Gem from GK Chesterton

"A dead thing can go with the stream, but only a living thing can go against it."

From The Everlasting Man

Monday, January 12, 2009

Large-Scale Structure of the Universe: Up Close

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Artist Chuck Close is revolutionary for his style which, in many paintings, involves huge canvasses that appear very pixelated up close.  Often the viewer cannot determine the subject of the painting unless standing far back from the image.  His 1997 Self Portrait  is 8.5' tall. Put your nose near the piece and you'll see that it is comprised of thousands of minature paintings set in a grid.  Each individual painting is abstract with no discernable meaning. Step back a few feet and the smaller images resolve into some structure.

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Step back further and additional structure and order is revealed.  The same process is operable with photomosaics with smaller pixels resolving themselves into coherent images at larger scales.  A pixel can be anything: a digital dot (as with a TV screen or computer monitor), an smaller paintings within a larger painting as with Chuck Close, or a photograph like Robert Silvers patented photomosaic process, or jelly beans, or Rubix Cubes.   Put the pixels together, standback and they form an image.  I have a huge photomosaic puzzle of Charlie Brown lounging with Snoopy, and the 1000 puzzle pieces are made up of tiny Peanuts comic strip "pixels".

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The same principle is at work in the universe.  And this intrigues me to no end.  Look at cosmic microwave background studies and see large-scale structures emerge.  The stuff of the universe is not distributed in a homogenous spread.  There are webs, strands and filaments.  But the pixels forming these images are galaxies!  When I want to feel small I turn to the geologic time scale and consider the 4.5 billion years of this planet.  When I want to feel vanishingly small I consider large-scale structure of the universe.   Run this BASIC computer program:

Line 10: PRINT "I am a pixel..."
Line 20: PRINT "On a pixel..."
Line 30: Goto Line 20

Recall the opening scene of the movie Contact.  The movie started with  a tight zoom of a house, then zoomed out to show the city, then zoomed out to get a planet view, then solar system view, then galaxy view*.  If the zoom continued out infinitely to the "God-scale view", what image would appear in the large-scale structure of the universe?  Wouldn't it be a hoot if it was a massive Charlie Brown picture? I think God has that kind of sense of humor.**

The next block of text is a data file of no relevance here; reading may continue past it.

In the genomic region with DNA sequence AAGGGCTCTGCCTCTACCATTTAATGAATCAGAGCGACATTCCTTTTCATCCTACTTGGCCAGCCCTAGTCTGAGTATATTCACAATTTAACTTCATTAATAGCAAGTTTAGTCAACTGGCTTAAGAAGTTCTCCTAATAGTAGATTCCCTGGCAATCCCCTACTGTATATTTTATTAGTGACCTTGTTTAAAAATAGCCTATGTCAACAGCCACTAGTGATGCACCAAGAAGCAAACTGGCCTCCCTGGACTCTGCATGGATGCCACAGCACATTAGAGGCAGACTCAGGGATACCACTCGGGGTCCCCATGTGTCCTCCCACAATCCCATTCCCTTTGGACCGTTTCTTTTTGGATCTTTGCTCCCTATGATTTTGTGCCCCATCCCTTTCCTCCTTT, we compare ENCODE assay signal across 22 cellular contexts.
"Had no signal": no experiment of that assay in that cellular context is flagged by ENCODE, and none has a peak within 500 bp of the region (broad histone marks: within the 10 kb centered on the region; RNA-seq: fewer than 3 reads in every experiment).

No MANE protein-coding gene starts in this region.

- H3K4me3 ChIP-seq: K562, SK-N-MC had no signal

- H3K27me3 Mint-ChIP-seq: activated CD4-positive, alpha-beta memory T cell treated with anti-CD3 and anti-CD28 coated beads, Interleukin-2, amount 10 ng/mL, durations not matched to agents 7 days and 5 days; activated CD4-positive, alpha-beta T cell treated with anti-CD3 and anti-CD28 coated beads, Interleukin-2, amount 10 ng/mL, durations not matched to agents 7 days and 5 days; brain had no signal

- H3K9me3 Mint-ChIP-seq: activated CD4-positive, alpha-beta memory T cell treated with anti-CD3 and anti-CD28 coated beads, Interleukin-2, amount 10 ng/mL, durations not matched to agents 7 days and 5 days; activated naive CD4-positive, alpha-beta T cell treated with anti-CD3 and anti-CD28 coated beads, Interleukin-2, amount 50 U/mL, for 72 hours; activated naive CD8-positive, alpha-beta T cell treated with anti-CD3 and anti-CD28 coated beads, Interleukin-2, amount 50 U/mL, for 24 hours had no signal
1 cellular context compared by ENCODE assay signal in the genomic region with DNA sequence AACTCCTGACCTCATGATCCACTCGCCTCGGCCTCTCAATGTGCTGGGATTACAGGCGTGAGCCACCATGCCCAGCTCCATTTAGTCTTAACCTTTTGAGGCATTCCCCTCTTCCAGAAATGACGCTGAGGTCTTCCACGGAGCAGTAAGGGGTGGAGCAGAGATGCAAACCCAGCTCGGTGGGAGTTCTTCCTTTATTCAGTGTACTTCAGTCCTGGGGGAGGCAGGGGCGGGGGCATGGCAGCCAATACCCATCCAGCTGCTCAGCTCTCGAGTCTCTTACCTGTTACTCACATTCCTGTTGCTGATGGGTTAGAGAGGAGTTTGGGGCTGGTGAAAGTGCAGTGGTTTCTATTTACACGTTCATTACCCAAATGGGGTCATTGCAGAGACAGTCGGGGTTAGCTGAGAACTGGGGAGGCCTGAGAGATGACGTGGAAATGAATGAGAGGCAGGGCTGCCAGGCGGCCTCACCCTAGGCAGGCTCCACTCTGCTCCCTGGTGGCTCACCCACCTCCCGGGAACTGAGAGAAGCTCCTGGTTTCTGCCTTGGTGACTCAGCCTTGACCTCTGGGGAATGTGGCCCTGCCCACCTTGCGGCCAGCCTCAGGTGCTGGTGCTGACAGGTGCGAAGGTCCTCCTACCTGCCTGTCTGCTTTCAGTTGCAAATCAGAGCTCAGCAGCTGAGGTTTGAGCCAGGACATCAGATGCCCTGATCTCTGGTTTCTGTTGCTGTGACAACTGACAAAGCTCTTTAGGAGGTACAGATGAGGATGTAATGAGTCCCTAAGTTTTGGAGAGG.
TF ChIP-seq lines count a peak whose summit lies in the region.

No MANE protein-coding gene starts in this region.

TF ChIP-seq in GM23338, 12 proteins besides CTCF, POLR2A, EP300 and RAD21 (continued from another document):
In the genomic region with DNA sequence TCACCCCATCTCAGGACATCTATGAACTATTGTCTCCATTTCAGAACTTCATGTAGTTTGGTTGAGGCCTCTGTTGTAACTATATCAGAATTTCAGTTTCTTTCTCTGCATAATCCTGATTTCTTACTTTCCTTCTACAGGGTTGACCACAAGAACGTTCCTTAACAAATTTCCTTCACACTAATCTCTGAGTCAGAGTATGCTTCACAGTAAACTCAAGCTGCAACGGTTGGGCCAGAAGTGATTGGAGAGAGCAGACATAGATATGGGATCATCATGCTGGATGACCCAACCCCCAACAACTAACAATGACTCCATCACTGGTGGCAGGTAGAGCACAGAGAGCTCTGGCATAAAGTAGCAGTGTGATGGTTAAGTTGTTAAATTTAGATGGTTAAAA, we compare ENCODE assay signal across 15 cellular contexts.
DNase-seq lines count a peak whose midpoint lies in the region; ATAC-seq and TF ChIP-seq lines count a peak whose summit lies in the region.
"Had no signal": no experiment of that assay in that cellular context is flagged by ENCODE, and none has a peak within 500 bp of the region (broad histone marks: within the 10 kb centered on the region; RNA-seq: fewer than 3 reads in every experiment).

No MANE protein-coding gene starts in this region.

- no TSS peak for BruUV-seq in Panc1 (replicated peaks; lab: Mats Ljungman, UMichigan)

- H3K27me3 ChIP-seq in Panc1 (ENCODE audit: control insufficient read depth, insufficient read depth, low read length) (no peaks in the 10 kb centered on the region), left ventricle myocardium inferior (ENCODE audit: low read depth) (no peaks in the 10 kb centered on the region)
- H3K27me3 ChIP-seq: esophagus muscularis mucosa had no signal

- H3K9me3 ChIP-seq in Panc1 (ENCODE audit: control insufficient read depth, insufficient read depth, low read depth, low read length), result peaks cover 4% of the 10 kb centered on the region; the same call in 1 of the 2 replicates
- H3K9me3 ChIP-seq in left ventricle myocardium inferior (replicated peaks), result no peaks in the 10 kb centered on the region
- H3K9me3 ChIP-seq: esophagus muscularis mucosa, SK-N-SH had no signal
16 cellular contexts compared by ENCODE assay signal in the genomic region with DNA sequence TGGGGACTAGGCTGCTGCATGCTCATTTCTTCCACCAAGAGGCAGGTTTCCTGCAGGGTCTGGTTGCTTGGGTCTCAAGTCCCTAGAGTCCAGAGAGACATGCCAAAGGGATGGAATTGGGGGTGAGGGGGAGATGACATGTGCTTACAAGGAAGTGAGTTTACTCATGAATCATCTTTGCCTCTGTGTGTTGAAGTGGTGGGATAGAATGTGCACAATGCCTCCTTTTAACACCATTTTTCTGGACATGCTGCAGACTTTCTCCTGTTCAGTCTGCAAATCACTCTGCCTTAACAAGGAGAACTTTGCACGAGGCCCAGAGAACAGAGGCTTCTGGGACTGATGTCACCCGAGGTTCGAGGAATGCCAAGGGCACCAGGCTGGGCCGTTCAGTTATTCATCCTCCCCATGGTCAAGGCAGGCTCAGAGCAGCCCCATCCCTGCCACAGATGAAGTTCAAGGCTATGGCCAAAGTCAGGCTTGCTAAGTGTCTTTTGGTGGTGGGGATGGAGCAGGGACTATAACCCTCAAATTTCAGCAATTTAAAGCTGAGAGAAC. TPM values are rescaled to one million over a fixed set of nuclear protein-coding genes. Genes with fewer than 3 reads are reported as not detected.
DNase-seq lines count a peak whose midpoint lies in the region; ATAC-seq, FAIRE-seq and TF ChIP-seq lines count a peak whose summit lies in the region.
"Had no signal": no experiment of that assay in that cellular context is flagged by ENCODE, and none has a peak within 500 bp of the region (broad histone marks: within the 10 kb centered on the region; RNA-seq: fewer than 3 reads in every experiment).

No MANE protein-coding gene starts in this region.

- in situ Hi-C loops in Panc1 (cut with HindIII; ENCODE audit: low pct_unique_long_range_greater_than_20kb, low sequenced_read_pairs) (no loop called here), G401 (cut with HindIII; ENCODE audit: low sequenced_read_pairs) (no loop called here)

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Self-Protrait, Chuck Close 1997

The Fine Print
*It was brilliant that the soundtrack of  progressively got older the further the zoom receded from earth.  Loved it.

**Quickly grounding myself and sitting on my insulated stool in case of lightening strike.


  1. As much as I generally don't like these kinds of pictures (or the ones made of dots where one is supposed to discern the hidden picture), there is like much in what you saw with comparing it to reality and our place in it.

    I was just as fond, by the way, of the reverse zoom shot of the universe hidden in a gem on the cat's collar from Men in Black.

  2. I'd completely forgot about the Men in Black reverse zoom. Which just popped a kernel of an idea for the next post. Thanks!

    I dub thee "Lady Blog Fodder." Arise!

    (In addition of coining phrases, I've just decided that on my blog I'm able to confer titles.)

  3. That's OK, I do it to myself all the time. That's why I steal my own comments on Thursday.

    Interestingly enough, my husband has the nickname, "The Duke". Long story. I had to explain to some of his fawning minions that the correct way to address him is "Your Grace". It helps that they've never seen him walk.

    I don't have fawning minions. I prefer to confer among peers. It's why I like you.

    Do I have to get up?

  4. I'll work on getting some seats or stools around here. Sitting is just fine.

    By the way, "Fawning Minions" would be a great band name. Or maybe just "Minions".


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